David Einhorn was charged by the Financial Services Authority today with insider trading allegations. We posted three articles on the topic, which can be found here, here and here. The last article is the most important one. We were one of the first sites to post on the topic, but as the day progressed more and more information has come out. David Einhorn’s Greenlight Capital announced that there would be a conference call on the issue at 4PM EST. We listened into the call and posted a transcript.
David Einhron opens the call which will mean he will be talking really quickly.
Disagree with the FSA’s market abuse, even the FSA admits the market abuse was deliberate.
There was nothing remotely about insider trading here. Greenlight was not seeking inside information. They recorded calls where inside information, which was supposedly was shared. The call was voluntarily handed over to the FSA.
Einhorn did not expect the FSA to ignore facts, and fit “their foregone conclusions”. Einhorn believes he acted with utmost integrity and the FSA agrees with this.
Einhorn stresses integrity of firm. Einhorn states how he talks about he has called for more aggressive regulation in speeches and books.
Punch wanted Greenlight to sign an NDA, where information cannot be disclosed.
Greenlight was the second largest shareholder.
Greenlight was not interested in signing NDA, despite Punch’s insistence.
Greenlight had open call with Punch, with two secret listeners. Punch was a company that would be fine if they made some changes. The market was betting on death. Punch had $4 billion of long term debt, the company was selling pubs to pay off debt.
The CEO stated that he just sold 11 pubs and wanted to raise equity. Einhorn suggested that raising capital was terrible idea, because it would remove confidence from the company.
Punch’s CEO stated that the company was faily priced, which is absolutely uncommon of CEOs. This made Einhorn pessimistic about the company.
Einhorn did not sign NDA but got information, which is usually only provided to NDAs. Einhorn asked about equity raise, and i-banker suggested $350million. Einhorn thought that this was a huge amount.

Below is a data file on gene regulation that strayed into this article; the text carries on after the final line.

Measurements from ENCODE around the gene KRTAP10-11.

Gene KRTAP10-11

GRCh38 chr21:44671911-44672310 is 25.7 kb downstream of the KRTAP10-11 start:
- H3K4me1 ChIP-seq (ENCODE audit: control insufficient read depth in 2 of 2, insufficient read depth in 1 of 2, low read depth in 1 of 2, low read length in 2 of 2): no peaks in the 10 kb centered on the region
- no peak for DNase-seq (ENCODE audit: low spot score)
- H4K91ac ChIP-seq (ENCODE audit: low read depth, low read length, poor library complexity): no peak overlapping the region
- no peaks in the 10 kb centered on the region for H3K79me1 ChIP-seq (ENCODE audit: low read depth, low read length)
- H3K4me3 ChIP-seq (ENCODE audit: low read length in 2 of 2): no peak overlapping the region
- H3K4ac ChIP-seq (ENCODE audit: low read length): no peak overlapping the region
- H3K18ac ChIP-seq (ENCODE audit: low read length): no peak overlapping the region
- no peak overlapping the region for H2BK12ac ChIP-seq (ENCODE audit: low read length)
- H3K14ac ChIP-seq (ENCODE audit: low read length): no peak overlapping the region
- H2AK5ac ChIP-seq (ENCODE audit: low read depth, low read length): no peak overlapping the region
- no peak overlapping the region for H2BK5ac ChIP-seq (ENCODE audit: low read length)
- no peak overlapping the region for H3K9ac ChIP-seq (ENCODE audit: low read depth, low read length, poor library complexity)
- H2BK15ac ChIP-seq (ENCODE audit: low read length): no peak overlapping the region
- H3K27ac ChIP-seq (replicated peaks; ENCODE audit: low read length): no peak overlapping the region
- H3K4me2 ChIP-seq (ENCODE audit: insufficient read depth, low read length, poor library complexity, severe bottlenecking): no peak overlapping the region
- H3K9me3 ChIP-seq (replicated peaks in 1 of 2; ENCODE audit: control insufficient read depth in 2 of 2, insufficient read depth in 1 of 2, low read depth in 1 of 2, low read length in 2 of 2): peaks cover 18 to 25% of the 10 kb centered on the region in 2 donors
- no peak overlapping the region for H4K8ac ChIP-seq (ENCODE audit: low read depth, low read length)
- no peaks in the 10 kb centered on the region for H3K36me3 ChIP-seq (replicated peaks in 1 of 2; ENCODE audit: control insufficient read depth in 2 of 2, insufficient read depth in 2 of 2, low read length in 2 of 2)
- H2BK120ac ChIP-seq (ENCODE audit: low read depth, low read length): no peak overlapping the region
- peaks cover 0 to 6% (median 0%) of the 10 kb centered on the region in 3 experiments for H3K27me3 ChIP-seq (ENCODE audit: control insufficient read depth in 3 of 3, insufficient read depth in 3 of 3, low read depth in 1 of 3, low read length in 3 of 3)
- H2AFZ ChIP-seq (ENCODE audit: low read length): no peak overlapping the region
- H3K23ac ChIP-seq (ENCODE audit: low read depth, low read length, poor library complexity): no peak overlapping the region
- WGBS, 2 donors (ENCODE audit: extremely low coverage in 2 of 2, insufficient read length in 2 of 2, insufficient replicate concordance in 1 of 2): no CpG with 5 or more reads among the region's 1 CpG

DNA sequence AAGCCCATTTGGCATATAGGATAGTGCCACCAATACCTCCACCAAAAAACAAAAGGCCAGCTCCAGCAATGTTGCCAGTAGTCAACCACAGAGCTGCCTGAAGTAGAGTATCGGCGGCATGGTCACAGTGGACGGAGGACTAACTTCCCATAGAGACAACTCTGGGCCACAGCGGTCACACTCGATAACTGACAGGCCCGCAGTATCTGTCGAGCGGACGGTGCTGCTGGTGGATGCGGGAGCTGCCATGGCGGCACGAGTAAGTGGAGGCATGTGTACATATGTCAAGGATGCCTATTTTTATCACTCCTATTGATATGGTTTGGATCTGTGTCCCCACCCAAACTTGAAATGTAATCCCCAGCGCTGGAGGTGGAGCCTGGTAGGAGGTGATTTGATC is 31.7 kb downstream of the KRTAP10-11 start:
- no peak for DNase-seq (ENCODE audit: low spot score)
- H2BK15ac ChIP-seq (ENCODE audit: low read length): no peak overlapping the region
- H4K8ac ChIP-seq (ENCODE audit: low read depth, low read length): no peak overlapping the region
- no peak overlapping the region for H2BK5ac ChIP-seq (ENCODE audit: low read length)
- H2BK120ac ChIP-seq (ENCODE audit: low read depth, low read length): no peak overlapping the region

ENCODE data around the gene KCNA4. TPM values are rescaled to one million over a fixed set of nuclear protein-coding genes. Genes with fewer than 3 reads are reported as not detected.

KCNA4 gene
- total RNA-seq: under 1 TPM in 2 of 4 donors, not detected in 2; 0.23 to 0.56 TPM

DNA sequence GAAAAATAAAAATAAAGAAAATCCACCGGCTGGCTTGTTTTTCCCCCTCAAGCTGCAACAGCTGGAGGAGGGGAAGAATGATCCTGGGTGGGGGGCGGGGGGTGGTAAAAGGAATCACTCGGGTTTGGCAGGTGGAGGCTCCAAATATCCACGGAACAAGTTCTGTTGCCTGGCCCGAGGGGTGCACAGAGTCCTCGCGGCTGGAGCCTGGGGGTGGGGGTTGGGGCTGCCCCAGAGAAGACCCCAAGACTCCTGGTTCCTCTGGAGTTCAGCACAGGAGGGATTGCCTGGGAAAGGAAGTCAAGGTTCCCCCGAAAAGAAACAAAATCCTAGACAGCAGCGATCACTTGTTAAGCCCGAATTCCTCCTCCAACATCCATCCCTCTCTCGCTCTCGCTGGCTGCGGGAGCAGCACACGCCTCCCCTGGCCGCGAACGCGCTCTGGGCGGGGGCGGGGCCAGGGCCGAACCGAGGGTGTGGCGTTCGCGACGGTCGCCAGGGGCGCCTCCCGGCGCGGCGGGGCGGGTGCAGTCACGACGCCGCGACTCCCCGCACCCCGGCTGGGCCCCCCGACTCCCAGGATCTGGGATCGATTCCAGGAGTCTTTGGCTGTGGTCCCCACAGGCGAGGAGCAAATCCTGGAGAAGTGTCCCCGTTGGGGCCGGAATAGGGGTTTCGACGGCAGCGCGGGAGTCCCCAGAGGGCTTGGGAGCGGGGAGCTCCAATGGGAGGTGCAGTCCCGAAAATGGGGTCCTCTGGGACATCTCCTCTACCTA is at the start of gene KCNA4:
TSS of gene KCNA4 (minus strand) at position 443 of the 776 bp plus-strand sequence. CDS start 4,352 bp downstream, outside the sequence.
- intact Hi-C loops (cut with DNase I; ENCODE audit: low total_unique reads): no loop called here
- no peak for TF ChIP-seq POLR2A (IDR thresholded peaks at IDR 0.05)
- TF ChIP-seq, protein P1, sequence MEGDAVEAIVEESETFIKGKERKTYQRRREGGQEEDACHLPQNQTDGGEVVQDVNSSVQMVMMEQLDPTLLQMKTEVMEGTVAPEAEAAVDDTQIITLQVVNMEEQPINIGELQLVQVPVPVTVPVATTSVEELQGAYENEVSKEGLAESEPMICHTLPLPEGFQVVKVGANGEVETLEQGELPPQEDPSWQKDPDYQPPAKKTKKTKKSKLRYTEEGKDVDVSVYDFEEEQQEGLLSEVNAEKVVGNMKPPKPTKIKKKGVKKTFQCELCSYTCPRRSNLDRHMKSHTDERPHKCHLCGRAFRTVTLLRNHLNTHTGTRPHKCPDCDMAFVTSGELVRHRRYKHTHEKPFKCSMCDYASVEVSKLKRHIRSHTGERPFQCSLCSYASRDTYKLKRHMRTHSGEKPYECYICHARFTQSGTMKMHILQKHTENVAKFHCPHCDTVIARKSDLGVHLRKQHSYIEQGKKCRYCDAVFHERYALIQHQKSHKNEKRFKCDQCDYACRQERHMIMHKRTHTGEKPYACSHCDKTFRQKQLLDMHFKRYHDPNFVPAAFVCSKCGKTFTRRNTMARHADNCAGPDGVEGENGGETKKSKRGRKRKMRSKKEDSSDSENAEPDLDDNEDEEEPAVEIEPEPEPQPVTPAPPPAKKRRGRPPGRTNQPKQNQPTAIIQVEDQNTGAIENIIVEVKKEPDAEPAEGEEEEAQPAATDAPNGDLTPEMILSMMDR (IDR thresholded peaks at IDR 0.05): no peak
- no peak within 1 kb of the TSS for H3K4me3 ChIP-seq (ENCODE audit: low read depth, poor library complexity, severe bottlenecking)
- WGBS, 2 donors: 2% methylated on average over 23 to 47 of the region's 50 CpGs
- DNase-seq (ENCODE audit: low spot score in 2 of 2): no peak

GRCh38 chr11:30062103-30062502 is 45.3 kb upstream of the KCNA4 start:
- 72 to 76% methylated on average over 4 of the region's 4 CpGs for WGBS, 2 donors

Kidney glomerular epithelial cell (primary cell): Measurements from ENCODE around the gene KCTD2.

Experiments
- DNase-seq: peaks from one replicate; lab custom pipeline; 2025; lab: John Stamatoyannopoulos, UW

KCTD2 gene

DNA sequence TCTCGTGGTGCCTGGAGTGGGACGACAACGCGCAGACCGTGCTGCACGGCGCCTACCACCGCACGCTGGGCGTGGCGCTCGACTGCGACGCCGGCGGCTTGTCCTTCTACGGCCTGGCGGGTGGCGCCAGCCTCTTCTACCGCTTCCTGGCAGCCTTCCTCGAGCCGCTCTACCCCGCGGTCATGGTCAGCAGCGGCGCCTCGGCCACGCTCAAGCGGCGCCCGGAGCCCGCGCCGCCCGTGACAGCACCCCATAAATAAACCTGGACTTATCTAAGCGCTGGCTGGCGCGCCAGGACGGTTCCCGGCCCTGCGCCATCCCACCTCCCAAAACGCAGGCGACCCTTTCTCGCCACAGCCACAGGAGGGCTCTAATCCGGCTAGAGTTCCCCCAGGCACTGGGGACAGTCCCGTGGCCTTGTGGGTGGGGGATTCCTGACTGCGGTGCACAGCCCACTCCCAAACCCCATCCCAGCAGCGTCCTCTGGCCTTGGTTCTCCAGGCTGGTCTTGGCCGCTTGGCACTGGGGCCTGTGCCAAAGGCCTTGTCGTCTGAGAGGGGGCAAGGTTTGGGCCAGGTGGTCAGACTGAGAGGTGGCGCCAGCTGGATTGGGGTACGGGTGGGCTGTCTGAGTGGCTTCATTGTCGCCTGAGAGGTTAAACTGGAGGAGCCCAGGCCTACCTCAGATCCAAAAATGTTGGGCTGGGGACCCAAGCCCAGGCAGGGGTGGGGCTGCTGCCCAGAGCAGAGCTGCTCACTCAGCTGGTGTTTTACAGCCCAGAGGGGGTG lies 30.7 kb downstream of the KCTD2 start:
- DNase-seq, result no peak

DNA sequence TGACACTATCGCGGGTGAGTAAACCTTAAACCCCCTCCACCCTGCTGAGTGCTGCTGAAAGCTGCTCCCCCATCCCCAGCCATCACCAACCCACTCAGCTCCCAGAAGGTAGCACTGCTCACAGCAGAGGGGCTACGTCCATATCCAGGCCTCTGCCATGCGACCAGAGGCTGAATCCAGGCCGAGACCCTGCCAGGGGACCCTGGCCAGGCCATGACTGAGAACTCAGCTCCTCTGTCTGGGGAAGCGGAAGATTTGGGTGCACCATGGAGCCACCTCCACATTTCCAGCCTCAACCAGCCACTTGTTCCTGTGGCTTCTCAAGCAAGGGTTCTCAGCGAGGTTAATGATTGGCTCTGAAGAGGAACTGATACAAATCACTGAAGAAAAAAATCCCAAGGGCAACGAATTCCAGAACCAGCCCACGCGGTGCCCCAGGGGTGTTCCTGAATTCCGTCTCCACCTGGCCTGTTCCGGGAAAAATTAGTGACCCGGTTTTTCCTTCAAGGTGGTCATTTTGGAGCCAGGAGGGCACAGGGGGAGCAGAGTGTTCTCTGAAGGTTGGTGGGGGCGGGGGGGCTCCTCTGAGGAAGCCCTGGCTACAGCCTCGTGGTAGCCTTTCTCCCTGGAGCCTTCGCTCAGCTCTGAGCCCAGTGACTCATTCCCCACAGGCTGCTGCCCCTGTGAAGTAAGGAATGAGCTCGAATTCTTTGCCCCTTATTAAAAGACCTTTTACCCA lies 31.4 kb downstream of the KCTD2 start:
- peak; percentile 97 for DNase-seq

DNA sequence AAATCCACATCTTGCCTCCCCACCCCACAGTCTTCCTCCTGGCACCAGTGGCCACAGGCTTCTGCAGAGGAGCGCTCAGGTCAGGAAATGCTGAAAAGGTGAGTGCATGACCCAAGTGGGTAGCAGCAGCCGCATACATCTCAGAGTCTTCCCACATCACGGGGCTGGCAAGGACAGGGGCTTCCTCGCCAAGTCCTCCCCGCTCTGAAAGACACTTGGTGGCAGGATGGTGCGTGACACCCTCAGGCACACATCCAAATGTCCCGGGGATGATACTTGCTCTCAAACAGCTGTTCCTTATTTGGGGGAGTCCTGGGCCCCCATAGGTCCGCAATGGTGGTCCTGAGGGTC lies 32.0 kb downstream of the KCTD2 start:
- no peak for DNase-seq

Einhorn stated that Punch’s CEO again tried to ask Einhorn to sign an NDA. Einhorn stated that he would think about it.
Punch’s CEO stated that the company thought about equity raise and did detailed analysis on one, but did not decide on anything. After the call, Greenlight’s trader sold the stock on Greenlight’s orders.
FSA started from the end and went towards the beginning.
Greenlight sold 1/3rd of its stake. Two minutes after the call with company, the FSA decided that Greenlight committed market abuse, for not seeking legal advice before selling.
Greenlight compares FSA to hidden cam on Holdem Poker (Einhorn is renowned as a great Texas Holdem player).
When FSA heard call, they already knew that stock had falllen dramatically.
FSA claimed that the story began in 2008, when Punch decided on raising equity.
However these facts were not disclosed to Einhorn.
Einhorn agrees that FSA should have investigated it because it did look suspicious. However the evidence did not support it.
Greenlight held half the shares to block equity raise. Greenlight lowered stake to approve of an equity raise. This trading should alone have given FSA reason to doubt Einhorn’s guilt.
Einhorn “Case is without precedent in the UK.”
Einhorn thought that the i-bankers were pushing equity raise just to make money.
Einhorn had no idea capital raise would be so soon.
Einhorn stated that if anyone had reason to believe inside information was disclosed they had to report it. Therefore Punch’s CEO and anyone on the call should be charged if the FSA is correct.
Einhorn asked Punches’ CEO straight out if there was a capital raised definitively planned. The CEO answered no.
This case would never qualify on insider information in the US. The material in US would be fine because no one breached their duty, and Einhorn never agreed to not trade. If management decided to provide information it would have to file an SD.
Even though Einhorn thinks that Greenlight it is entirely right they doubt they would get a fair hearing. Plus they would not be able to discuss the details. The costs would also be prohibitive against a politically charged foreign Government.
Einhorn when asked about the implications: A lot of uncertainty comes from it and a lot of market participants will have to think about this as a result.
Call with Punche can it be released? Einhorn answers no because it is very long conversation and our summary has been provided.
Einhorn says Greenlight’s chief compliance officer will now become global compliance officer.
Einhorn says he will have to rethink investments in UK due to this matter. With regards to the opening of the fund, this is not related to the call.